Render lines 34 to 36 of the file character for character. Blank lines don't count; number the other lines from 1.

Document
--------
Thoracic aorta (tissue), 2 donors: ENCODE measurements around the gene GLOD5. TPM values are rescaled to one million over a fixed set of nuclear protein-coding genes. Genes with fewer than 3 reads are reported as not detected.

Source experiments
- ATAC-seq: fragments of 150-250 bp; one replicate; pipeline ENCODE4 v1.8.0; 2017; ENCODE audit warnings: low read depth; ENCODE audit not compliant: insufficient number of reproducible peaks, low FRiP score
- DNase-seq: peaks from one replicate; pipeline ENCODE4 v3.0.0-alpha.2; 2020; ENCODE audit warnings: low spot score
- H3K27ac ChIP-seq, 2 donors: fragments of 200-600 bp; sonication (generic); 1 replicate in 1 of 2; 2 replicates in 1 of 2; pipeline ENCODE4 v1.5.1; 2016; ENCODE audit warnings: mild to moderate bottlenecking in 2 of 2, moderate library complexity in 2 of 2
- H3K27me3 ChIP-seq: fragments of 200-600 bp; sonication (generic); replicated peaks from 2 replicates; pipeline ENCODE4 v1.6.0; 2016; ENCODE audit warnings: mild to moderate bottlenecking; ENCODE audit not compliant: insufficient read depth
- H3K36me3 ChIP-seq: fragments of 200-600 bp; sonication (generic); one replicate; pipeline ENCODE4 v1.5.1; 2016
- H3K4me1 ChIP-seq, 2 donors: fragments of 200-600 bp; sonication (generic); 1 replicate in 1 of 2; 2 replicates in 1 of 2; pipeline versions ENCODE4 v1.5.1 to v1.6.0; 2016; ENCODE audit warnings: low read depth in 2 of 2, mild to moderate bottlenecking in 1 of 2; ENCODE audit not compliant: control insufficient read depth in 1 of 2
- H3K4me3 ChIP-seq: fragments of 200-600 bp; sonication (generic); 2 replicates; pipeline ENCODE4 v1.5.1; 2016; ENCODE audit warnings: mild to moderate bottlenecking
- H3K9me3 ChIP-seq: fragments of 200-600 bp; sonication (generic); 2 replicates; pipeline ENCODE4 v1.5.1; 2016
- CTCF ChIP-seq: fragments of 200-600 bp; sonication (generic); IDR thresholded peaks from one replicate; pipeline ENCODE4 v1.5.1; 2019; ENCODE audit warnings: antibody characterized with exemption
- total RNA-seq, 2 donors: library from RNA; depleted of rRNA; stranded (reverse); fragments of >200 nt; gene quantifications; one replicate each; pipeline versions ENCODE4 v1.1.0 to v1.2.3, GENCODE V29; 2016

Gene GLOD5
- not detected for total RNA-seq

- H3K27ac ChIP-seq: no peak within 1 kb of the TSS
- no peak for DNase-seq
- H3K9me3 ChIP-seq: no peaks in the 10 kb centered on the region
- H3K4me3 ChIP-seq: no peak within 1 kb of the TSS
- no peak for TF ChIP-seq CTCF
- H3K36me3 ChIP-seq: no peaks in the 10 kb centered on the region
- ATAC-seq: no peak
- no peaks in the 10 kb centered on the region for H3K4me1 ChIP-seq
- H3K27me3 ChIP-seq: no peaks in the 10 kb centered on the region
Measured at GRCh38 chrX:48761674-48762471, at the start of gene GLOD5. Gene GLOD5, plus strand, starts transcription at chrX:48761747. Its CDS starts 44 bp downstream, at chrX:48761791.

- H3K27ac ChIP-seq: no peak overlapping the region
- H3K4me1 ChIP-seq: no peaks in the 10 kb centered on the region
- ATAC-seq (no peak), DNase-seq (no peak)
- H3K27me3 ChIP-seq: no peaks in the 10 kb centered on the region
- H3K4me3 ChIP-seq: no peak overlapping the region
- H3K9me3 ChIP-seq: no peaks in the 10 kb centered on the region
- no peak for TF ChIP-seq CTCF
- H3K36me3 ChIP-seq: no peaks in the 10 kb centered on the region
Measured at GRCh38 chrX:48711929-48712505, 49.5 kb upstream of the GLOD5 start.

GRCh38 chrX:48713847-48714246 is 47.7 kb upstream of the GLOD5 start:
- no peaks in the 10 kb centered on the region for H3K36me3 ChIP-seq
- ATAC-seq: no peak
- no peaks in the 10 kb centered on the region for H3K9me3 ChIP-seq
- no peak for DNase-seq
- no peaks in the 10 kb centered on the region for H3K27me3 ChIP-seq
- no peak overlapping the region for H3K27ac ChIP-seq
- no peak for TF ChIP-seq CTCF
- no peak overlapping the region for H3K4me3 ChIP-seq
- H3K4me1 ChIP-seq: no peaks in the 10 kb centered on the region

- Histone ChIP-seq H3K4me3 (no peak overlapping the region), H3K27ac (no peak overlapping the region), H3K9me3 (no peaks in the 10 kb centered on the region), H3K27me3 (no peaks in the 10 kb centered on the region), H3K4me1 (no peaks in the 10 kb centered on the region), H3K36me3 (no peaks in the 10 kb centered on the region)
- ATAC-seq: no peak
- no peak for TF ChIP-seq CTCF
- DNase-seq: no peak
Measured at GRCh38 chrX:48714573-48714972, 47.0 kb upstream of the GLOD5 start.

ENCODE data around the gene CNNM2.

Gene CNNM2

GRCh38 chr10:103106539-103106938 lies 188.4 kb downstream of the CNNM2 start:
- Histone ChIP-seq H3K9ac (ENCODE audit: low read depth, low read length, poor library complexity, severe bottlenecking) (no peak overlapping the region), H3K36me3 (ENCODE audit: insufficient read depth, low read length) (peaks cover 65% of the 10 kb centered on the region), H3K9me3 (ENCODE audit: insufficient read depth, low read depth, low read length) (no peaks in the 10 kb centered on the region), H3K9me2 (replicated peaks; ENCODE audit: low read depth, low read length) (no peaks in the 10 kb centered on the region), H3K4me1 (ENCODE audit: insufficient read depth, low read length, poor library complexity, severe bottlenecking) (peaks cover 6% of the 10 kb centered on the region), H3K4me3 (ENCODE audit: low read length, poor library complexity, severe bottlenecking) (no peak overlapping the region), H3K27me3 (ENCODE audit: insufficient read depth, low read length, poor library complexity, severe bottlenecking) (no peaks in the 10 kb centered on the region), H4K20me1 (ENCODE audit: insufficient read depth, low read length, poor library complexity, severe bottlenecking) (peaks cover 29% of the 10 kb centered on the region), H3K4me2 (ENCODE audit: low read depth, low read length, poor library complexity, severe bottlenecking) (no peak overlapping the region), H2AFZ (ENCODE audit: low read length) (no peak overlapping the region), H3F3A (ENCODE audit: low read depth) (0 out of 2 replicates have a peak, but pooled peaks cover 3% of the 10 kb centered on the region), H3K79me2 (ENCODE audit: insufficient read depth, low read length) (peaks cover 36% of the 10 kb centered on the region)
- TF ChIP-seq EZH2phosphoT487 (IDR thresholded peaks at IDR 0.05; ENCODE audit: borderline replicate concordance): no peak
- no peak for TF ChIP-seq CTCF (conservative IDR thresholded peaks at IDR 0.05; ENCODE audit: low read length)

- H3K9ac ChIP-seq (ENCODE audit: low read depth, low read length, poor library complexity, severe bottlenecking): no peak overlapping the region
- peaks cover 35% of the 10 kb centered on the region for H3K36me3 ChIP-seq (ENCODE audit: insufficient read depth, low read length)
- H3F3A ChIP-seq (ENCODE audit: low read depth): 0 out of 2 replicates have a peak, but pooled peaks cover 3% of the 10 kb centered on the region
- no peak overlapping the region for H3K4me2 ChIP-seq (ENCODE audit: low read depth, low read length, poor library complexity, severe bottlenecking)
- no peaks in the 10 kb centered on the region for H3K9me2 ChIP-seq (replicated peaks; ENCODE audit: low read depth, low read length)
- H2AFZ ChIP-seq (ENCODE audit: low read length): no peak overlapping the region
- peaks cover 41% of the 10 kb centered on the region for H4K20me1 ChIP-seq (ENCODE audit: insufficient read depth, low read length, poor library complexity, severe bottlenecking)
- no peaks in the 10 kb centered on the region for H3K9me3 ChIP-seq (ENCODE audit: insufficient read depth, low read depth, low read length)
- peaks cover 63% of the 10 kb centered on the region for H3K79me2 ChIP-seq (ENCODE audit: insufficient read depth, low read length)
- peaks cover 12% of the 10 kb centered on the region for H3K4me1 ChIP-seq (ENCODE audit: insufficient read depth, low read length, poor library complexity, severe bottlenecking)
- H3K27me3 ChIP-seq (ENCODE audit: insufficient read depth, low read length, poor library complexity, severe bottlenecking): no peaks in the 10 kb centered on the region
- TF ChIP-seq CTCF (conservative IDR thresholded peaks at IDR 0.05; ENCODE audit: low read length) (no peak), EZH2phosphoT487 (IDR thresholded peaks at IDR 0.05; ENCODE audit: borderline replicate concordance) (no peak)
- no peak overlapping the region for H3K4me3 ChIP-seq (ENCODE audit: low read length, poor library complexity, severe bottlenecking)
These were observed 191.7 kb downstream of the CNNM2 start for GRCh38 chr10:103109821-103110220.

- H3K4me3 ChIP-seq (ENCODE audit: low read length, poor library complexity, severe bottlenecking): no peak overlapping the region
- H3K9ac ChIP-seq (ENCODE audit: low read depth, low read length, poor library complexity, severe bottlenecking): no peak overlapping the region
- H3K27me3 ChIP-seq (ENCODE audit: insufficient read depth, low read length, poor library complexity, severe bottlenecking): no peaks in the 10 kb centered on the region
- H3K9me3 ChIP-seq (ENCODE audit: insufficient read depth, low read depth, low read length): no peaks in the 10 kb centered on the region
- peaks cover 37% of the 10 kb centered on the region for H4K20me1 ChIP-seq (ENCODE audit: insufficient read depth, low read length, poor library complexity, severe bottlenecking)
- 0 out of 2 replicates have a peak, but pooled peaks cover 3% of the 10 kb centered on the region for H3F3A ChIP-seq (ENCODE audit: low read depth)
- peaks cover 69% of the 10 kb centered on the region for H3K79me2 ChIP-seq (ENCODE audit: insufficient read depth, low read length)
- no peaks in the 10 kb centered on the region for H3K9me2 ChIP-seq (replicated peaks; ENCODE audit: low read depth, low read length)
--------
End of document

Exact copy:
GRCh38 chrX:48713847-48714246 is 47.7 kb upstream of the GLOD5 start:
- no peaks in the 10 kb centered on the region for H3K36me3 ChIP-seq
- ATAC-seq: no peak